Sunday, October 24 2010 @ 11:42 AM EDT
Contributed by: B' Spokes
By Larry Carson, The Baltimore Sun
Getting around Howard County on a public bus has been slow since 41-year-old David Bittner was a kid. Back then, he knew that his bicycle was a faster way to get to the town's shopping mall from Owen Brown than the old Rouse Co. Columbus system. Suburbia, after all, wasn't designed for mass transit.
"It's kind of a system of last resort," Bittner told the advocates group, who have been pushing for better public transit for a decade.
Bus service is important for economic development, the county's chamber of commerce has said. "The success of our business community requires transportation options," including "improved level of transit service," according to the chamber of commerce's legislative action issues statement for 2011.
Republican county executive candidate Trent Kittleman talked about being ready "to accommodate people who don't drive cars" at an Oct. 13 chamber candidates forum when a transportation question was asked.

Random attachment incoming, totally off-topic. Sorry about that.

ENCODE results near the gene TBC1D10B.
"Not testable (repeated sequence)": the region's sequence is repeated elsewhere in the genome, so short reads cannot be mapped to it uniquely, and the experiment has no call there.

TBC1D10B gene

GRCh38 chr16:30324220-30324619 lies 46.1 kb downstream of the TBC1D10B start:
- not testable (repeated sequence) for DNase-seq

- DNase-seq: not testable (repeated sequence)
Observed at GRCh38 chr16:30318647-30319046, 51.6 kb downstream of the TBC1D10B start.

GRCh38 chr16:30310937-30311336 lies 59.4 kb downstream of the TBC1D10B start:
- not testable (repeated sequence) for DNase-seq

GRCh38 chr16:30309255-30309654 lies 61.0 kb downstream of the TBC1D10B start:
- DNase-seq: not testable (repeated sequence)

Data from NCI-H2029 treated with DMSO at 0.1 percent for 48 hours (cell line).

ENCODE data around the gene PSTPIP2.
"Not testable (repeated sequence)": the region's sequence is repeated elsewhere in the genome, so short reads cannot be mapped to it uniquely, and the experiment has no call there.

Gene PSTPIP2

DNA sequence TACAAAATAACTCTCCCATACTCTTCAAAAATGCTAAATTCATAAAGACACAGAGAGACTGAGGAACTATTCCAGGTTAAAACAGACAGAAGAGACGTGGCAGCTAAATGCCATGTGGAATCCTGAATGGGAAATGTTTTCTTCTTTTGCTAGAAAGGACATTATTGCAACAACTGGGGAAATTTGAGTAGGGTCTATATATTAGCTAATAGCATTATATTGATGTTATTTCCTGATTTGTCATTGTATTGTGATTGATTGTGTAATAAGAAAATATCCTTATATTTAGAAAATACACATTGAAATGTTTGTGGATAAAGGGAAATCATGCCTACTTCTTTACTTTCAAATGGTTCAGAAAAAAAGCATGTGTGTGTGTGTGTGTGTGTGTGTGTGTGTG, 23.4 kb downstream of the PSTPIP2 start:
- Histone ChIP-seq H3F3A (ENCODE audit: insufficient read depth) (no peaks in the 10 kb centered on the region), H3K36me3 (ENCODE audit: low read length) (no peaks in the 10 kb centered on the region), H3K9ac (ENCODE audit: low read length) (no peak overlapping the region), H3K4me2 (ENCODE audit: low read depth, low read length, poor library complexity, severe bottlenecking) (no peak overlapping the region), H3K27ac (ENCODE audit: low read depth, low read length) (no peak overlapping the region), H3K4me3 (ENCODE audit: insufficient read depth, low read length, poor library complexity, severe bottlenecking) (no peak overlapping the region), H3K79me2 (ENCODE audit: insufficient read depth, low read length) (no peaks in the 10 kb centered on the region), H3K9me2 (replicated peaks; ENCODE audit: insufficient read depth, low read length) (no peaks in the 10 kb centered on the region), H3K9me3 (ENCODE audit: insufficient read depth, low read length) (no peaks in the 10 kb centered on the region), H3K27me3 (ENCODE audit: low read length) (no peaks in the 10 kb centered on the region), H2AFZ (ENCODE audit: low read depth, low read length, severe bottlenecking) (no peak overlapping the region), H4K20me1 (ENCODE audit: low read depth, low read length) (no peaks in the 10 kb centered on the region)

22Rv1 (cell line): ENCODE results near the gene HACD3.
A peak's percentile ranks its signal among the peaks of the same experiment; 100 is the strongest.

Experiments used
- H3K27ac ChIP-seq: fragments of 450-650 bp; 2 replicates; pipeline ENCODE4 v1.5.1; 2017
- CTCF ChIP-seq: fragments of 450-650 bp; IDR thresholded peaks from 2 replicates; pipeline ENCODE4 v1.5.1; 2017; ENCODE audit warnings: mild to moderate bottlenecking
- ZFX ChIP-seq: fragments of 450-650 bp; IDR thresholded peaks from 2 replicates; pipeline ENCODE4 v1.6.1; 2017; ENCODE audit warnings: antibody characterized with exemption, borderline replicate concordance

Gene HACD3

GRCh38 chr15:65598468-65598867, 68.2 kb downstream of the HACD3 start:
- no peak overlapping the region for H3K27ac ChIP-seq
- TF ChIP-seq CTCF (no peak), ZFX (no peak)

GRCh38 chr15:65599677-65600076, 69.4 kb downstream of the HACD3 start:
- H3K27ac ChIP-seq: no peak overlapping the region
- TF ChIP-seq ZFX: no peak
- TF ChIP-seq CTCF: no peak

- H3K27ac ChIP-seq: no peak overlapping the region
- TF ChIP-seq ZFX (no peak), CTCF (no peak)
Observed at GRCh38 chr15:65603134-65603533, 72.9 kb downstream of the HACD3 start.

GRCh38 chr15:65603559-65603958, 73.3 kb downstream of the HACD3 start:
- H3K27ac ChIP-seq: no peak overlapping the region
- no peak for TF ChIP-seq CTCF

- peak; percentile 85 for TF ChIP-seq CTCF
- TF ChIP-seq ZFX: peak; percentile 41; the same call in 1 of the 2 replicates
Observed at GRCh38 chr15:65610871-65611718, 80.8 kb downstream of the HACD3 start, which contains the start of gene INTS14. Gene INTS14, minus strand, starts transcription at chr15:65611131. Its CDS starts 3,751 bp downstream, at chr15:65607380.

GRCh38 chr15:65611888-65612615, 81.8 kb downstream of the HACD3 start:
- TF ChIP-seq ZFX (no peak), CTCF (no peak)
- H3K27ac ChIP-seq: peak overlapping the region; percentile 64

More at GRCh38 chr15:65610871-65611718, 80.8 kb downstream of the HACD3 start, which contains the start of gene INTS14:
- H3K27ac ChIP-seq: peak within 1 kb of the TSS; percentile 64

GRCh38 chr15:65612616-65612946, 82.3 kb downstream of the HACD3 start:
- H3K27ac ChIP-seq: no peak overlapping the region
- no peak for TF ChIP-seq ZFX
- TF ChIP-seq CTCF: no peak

One problem, Ulman said at the forum, is "we're left out of the mass-transit world," except for MARC train service at the county's eastern edge. Prospects of Columbia getting service from either Washington's Metro system or Baltimore's light rail line are nil, officials have said, because Howard doesn't have the volume of riders to make it worthwhile.
"We're in this doughnut hole between the large public entities," said Paul Farragut, commission co-chairman and a former executive director of the Baltimore Metropolitan Council. Allen Cornell, a former board president of Corridor Transportation Corp., now CMRT, is the other co-chairman.
But as county roads become more congested, and with thousands of federal defense workers, contractors and now cybersecurity jobs on the way, better transit and development planning must be part of the mix, officials say.
That's why options such as walking and cycling were important in planning for Columbia's new downtown, and why the county has supported building homes mixed with stores and offices near the three commuter train stations in the county, he said.